It was a Tuesday in the district of Merhabete, in central Ethiopia, and the smell of burning spices infused the air. Hundreds of people — men and boys herding donkeys and goats, and women cloaked in white cloth with baskets atop their heads — lined the gravel roads leading to the government-run health clinic; some had walked for hours to trade and sell goods at the weekly market.
Yeshi estimates she is 37, based on the age of the eldest of her six children. She and her husband left home around 7 a.m. that morning. For a few months, Yeshi had been unable to perform basic tasks. She was too weak to visit the neighbors and bled profusely, like she was menstruating, every time she drank coffee or water. She had lost weight and was concerned she was dying. But on this Tuesday, the day her husband would make the hour-long walk to sell bananas at the market to earn the $7 USD that would sustain their family of eight for the week, Yeshi would accompany him to the village. If she were able to make the trek, she would visit a doctor and nurse from Marie Stopes International, a non-governmental organization that provides sexual and reproductive health services around the world. One of Marie Stopes International’s 12 mobile outreach teams in Ethiopia, funded by the U.S. Agency for International Development (USAID), would be at the village’s health clinic. They would offer family planning consultations and perform what they call the “permanent method” — vasectomies and tubal ligations.
For The New Yorker, Alexis Okeowo profiles Nigerian fashion designer Amaka Osakwe, whose delicate yet adventurous creations from the line Maki Oh have been worn by Michelle Obama, Solange, and Lupita Nyong’o. Nigeria, a massive country with bustling metropolises, an expanding middle class, and a fashion-forward cadre of cosmopolitan “repats,” is still conservative about sexuality and female agency. Osakwe’s work pushes hard against those old mores while still embracing some of the country’s traditions in textiles and dressmaking.
Her first collection, that same year, was inspired by a coming-of-age ceremony called dipo, undertaken by girls of the Krobo ethnic group in Ghana. In the ceremony, girls are sent to the house of a chief priest, where they undress, have their heads shaved, and are given cloths to wear around their waists; strips of raffia are tied around their necks. During the next few days, older women teach them the skills of seduction, housekeeping, and child rearing. The girls wade into the river with sponges and calabashes for a communal bath, and sit on a sacred stone that affirms their virginity. At the culmination of the rite, they dress in bright kente cloth, adorn their bodies with beads, and dance before the community.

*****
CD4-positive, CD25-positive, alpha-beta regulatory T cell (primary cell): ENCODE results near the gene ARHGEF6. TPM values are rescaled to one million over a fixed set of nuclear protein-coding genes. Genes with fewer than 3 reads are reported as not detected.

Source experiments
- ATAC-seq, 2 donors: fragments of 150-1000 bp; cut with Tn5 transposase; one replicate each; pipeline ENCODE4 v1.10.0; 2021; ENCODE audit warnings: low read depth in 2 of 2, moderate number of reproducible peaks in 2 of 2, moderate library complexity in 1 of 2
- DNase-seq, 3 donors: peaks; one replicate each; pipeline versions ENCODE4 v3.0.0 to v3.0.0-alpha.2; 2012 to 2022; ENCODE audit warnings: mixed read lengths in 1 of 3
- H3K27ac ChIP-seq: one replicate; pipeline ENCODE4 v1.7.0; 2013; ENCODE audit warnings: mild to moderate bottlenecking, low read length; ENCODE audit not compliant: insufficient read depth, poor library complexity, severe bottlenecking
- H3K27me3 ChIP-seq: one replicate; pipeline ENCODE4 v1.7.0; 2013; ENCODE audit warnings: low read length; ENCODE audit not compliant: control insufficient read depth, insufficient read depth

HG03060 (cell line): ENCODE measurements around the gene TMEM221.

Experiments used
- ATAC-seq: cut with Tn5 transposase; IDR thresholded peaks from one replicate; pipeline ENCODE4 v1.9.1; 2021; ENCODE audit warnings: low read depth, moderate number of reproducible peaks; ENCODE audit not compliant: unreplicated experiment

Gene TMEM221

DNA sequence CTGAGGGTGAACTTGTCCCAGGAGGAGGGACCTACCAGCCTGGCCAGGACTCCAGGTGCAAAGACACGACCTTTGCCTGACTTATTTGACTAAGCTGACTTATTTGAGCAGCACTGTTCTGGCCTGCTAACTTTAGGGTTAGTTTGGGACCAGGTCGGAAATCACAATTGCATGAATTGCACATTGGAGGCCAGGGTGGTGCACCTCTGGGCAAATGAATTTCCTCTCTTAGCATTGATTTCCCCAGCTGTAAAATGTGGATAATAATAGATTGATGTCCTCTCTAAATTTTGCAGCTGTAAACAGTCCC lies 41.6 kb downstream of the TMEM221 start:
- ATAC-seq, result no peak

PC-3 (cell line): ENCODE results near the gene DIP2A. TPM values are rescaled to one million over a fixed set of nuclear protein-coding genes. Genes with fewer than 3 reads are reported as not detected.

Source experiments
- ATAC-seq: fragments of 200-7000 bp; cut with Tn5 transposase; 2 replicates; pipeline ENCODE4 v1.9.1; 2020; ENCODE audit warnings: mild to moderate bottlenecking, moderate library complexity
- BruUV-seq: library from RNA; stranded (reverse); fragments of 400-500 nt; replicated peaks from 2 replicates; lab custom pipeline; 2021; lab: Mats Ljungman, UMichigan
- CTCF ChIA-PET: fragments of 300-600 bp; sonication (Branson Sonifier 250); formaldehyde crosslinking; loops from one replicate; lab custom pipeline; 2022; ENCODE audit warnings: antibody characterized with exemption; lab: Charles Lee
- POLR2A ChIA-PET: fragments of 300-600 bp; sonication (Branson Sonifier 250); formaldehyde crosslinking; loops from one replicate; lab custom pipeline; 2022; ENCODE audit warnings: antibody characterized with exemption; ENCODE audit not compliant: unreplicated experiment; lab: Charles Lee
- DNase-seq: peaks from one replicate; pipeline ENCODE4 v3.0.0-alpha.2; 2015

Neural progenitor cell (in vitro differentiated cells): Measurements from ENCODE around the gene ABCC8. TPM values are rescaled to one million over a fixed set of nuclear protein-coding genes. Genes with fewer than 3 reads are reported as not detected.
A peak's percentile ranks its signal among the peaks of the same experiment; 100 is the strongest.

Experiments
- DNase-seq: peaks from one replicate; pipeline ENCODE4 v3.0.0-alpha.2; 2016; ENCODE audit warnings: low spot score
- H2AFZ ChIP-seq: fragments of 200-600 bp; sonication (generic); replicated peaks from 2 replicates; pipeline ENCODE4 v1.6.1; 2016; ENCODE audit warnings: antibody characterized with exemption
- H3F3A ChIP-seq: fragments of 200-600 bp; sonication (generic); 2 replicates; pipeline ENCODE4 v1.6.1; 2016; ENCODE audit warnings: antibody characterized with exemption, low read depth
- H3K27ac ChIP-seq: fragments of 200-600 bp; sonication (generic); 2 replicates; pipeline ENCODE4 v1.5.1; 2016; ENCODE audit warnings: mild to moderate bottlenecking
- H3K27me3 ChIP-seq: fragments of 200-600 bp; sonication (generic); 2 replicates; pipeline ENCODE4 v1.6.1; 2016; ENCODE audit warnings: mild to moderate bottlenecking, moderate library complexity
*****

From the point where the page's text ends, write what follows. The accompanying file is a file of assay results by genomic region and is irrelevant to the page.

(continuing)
Osakwe, beginning her adult life in Lagos, was drawn to the ritual. “I thought it was fitting at the time,” she said. She broke calabashes into pieces, burned them in an oven to various shades of brown to match Nigerian skin tones, and drilled holes in them so that she could sew them onto blouses. “It was exhausting and exciting,” she said. She made gauzy tops with circles painted on them to accentuate the wearers’ breasts, a reference to the bare-chested girls of the rite. On a low-cut silk jumpsuit, she used an adire motif of a shekere, a dried-gourd instrument covered with beads, which conveys a wish for good times.
In a sprawling essay at Guernica, writer and journalist Katherina Grace Thomas turns a lens on the three years Nina Simone spent in Liberia in the mid-1970s. Thomas paints a portrait of the nation before its Civil War, teeming with opulence and possibility. Black Americans like Simone, as well was artists and political leaders from newly independent countries in Africa, flocked to Liberia to exchange ideas and enjoy the high life at late-night discotheques.
“Drawing was always my thing,” Ojih Odutola says. “I always signed up for competitions. I won a lot of first-place prizes, but I was very traditional in my renderings.” Her parents lauded her gift but viewed art as a hobby. It was Dana Bathurst, a high school art teacher, who challenged their assumptions: that good art must approximate European traditions and that pursuing a career in art wasn’t possible. Bathurst introduced Ojih Odutola to a new conception of portraiture through the work of African-American artists like Jacob Lawrence, Elizabeth Catlett, Romare Bearden and fellow Alabamian Kerry James Marshall. Gyasi, similarly, excelled at writing from an early age but couldn’t imagine a literary career before AP English. That year, the only black English teacher she would ever have, Janice Vaughn, took her writing seriously. Then, in her senior year, Gyasi discovered Toni Morrison’s “Song of Solomon.” The language was spectacular; the author a brown woman; the sensibility familiar, Southern.
“If you forbid people from doing stuff but don’t replace it, if you don’t provide jobs instead,” Makiese says, “then it’s clear that people will turn to trafficking and crime.”
The trade in goods from Angola such as cement and petroleum products is substantial, and provides a livelihood for many local people. But the legal status of these shipments is hazy. Most operators don’t have a license to import, but the authorities have embraced the commerce.
“You can’t separate the official from the unofficial,” Collet says. “In the law it’s all illegal but they pay all the taxes to the government agencies when it comes into the port.” Collet is especially aggravated by kibubu, a method of smuggling the gasoline hawked by the likes of Makiese. On the Angolan bank, fuel is poured into the bottom of specially adapted boats and driven across the mouth of the river into the mangrove forest at night.